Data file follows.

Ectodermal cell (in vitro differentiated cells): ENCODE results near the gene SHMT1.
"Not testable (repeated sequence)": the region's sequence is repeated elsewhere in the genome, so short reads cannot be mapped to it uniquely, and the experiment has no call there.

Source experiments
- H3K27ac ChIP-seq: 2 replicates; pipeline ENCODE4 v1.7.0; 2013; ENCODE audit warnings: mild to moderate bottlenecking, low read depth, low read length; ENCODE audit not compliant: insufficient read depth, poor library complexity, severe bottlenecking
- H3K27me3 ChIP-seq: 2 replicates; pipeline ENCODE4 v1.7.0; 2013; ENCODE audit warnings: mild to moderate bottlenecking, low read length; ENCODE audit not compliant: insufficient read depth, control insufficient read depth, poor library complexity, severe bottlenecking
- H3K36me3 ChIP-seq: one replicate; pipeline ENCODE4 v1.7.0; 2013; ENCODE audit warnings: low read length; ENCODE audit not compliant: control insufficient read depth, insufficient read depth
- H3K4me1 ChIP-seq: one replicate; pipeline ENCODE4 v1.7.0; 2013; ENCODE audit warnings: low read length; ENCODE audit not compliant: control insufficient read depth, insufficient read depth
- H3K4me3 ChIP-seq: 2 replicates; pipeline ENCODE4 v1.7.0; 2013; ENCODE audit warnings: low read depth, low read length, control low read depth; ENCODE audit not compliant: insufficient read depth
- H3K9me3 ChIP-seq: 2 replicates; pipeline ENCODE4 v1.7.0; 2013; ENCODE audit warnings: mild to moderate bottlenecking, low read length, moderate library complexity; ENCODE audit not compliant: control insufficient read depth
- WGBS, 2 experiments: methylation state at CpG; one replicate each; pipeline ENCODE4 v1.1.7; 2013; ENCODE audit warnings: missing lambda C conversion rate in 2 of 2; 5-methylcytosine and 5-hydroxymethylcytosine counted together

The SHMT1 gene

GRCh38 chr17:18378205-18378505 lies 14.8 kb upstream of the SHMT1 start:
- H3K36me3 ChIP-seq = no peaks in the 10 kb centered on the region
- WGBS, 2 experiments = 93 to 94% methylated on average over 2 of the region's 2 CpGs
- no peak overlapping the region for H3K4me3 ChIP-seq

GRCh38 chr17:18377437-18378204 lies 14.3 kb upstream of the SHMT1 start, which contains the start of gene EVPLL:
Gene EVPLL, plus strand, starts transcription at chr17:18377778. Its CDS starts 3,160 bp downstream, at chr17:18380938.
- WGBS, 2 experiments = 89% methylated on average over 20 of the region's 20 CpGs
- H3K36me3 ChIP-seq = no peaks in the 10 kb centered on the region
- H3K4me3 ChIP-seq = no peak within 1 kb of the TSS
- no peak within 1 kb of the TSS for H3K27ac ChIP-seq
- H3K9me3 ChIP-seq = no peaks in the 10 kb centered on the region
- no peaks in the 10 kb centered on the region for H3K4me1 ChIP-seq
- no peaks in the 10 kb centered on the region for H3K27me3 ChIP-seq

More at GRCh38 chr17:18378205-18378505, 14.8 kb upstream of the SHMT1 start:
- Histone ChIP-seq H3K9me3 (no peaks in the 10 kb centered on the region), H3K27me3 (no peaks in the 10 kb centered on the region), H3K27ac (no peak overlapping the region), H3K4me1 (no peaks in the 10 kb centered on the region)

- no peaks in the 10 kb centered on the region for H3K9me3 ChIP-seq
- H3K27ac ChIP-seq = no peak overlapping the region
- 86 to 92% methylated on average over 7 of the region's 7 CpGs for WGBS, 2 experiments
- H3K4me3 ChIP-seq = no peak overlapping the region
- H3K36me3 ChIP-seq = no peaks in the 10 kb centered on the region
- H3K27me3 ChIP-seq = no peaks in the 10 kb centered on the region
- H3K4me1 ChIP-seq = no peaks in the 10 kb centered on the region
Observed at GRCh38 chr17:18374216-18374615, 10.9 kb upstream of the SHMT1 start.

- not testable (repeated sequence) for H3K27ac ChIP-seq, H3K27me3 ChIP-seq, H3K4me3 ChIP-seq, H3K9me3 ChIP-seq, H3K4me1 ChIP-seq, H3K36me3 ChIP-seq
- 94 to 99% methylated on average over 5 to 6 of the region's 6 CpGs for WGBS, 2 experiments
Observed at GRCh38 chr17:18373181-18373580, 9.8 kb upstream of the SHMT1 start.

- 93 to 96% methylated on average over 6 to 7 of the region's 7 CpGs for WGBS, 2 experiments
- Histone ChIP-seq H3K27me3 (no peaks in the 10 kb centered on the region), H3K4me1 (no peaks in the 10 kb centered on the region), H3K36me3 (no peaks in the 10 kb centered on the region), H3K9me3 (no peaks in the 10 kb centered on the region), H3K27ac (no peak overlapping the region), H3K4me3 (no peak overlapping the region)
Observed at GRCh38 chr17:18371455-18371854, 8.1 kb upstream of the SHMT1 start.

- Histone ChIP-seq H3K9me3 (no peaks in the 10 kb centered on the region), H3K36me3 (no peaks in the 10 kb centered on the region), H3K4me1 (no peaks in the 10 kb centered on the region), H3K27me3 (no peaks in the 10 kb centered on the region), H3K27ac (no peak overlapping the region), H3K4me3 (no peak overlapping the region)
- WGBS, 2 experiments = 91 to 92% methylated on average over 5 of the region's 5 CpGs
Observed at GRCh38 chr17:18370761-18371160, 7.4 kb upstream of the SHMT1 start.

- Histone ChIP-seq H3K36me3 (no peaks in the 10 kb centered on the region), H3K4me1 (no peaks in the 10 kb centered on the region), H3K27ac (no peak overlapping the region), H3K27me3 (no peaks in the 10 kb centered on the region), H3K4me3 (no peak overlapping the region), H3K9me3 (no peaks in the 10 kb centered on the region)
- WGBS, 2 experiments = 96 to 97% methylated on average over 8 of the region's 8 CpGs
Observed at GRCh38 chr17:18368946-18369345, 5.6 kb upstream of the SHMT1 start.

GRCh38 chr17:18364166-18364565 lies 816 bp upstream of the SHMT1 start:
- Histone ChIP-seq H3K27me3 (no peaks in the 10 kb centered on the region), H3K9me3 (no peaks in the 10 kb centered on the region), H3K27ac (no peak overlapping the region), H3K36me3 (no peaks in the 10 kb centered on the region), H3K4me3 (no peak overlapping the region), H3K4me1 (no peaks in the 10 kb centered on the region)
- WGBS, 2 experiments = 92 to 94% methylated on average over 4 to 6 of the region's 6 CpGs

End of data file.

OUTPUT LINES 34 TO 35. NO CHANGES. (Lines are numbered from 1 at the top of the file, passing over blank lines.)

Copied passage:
Observed at GRCh38 chr17:18374216-18374615, 10.9 kb upstream of the SHMT1 start.

- not testable (repeated sequence) for H3K27ac ChIP-seq, H3K27me3 ChIP-seq, H3K4me3 ChIP-seq, H3K9me3 ChIP-seq, H3K4me1 ChIP-seq, H3K36me3 ChIP-seq